Juno

20th Century Fox
Movie •••• Picture •••½ Sound ••• Extras ••••

"A pregnant 16-year-old carries a baby to term." Sometimes, a plot description just doesn't prepare you for how good a quiet little movie can be. Coming at you sideways - much like, well, Sideways - Juno is another low-keyed, dry-humored, and incredibly enjoyable celebration of immature life. And just like Sideways, it would go on to receive Oscar nominations for Best Picture and Best Director (Jason Reitman). The great cast is inspired, as the young actors - led by another nominee, Ellen Page, in the title role - surprisingly hold their own with their seasoned colleagues.

The DVD sound is clear, essential to understanding all the twisted sentences these teens come up with - courtesy of first-time (!) screenwriter Diab­lo Cody, whose witty script won the Oscar for Best Original Screenplay. The super-excellent pop-music sound­track is a blend of classics (the Kinks) with kooky contemporary stuff (Kimya Dawson), and the lyrics are always intelligible. There's next to no surround-channel action; in fact, when Juno walks through a crowd of gossiping kids and the sound suddenly plunges in amongst them, I was completely startled. Then again, consistently immersive sonics aren't what this movie is about.

Initially, I was surprised at how impressively bright and colorful this low-budget indie pic appears on DVD. But since Juno was such a phenomenal theatrical success, I guess the studio decided to splurge, and it has delivered a commendable transfer. Although some shots are soft - you can only do so much with fuzzy source materials - the picture is generally sharp. It also has very good contrast, with Dad's jacket deep black, Mom's lacy dress decently white, and the rest of the images bouncing with comically saturated colors. From the scarlet running suits and popping yellow shorts of the track team to Juno's more subdued clothes, all tones are dense, without bleeding. Skin tones are a little overpink at times, but that may just be adolescence.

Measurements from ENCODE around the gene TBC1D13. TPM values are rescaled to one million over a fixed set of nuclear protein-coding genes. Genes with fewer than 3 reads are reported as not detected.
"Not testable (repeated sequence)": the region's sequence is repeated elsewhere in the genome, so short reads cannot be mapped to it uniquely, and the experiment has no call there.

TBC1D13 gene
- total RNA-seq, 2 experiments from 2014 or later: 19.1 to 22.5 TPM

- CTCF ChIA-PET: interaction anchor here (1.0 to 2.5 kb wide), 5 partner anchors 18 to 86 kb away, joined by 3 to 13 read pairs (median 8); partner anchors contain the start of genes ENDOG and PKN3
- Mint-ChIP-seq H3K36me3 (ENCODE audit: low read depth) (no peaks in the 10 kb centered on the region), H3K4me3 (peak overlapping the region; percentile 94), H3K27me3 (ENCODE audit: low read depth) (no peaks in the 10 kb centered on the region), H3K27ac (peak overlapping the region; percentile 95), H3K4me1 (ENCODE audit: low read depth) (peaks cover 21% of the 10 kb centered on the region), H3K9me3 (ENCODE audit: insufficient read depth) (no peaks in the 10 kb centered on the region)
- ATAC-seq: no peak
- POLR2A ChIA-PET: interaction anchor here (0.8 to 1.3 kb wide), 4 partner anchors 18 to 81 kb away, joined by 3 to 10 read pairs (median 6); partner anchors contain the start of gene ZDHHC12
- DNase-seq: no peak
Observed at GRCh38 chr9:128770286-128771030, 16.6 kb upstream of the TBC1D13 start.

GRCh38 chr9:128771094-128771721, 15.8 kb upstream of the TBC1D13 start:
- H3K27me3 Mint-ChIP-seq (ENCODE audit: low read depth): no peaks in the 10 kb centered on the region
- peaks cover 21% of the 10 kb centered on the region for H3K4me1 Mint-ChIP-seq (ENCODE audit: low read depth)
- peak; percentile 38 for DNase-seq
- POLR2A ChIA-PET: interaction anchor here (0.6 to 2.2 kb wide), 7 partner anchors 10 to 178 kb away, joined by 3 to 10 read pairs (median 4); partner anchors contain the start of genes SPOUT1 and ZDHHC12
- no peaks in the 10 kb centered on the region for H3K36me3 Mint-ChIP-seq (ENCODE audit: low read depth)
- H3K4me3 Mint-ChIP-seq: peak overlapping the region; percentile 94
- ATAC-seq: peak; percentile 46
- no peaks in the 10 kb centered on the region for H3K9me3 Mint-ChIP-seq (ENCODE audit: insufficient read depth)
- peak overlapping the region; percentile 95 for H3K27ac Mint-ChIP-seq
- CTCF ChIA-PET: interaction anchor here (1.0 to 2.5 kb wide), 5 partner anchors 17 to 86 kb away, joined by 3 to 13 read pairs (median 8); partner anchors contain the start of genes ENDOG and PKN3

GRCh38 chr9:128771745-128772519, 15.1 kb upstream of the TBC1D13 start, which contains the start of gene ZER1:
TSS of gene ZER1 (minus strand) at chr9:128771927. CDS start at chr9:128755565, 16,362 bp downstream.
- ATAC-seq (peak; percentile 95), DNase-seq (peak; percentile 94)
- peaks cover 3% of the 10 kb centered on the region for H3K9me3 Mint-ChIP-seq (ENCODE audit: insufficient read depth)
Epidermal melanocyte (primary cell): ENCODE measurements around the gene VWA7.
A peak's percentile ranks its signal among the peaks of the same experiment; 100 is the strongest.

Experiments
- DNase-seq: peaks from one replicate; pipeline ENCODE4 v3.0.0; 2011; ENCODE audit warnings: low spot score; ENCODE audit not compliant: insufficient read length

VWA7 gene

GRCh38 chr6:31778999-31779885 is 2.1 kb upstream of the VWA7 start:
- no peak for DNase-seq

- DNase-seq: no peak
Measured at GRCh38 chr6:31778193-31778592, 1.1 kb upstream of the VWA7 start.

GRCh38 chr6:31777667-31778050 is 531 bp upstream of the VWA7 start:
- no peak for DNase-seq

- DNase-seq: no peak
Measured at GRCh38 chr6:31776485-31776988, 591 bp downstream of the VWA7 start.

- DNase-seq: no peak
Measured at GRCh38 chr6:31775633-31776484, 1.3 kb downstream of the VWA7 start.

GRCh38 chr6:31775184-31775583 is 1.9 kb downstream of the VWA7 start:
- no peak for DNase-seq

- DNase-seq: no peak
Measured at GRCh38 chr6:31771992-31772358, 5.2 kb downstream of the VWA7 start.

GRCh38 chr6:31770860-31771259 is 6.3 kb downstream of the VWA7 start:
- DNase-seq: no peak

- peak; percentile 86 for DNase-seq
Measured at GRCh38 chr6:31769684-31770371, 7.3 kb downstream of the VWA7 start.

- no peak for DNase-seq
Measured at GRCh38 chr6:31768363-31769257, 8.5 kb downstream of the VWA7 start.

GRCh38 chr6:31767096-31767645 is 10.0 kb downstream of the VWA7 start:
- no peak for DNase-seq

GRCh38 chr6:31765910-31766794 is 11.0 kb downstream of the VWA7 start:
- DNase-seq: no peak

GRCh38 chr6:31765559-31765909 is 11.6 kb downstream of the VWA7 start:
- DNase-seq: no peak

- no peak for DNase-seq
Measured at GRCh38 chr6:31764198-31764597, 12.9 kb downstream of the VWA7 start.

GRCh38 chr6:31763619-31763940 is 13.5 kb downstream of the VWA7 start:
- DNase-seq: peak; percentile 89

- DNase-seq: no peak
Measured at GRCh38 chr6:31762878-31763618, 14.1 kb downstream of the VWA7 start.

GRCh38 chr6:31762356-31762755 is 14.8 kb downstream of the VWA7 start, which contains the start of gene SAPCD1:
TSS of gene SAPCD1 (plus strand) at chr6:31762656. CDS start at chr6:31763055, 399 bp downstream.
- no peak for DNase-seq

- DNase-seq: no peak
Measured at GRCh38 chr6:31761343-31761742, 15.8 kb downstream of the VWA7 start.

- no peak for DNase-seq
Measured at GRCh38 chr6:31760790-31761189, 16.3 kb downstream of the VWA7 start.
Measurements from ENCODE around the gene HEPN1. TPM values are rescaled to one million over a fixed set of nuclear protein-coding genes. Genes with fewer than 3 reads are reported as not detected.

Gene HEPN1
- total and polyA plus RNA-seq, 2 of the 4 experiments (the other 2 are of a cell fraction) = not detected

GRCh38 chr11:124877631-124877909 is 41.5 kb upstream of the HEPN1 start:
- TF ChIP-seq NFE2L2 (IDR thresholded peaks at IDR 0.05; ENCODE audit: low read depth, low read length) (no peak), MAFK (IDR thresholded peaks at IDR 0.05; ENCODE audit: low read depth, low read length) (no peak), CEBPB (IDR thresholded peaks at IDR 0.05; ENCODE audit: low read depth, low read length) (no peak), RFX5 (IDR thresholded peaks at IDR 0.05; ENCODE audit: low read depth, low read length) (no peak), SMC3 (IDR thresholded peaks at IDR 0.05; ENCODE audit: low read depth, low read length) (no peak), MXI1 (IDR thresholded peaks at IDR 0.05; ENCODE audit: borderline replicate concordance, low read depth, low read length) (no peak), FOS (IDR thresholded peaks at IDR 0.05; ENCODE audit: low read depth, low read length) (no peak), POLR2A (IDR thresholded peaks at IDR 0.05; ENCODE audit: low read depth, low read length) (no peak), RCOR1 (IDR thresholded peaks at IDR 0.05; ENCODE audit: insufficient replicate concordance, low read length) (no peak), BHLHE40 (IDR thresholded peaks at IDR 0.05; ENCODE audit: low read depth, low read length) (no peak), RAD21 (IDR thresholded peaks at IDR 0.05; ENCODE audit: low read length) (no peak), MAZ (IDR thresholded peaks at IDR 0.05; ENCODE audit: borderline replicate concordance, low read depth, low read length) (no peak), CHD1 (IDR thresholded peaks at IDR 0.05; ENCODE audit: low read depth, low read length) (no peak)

Extras include a commentary by Reitman and Cody that's as oddball as the movie. There are occasionally entertaining deleted scenes, surprisingly accomplished screen tests, a fun cast jam, and three very watchable featurettes. Disc 2 of this Special Edition is reserved for a digital copy of the movie, allowing you to enjoy it over and over again while you're away from your home theater lair.

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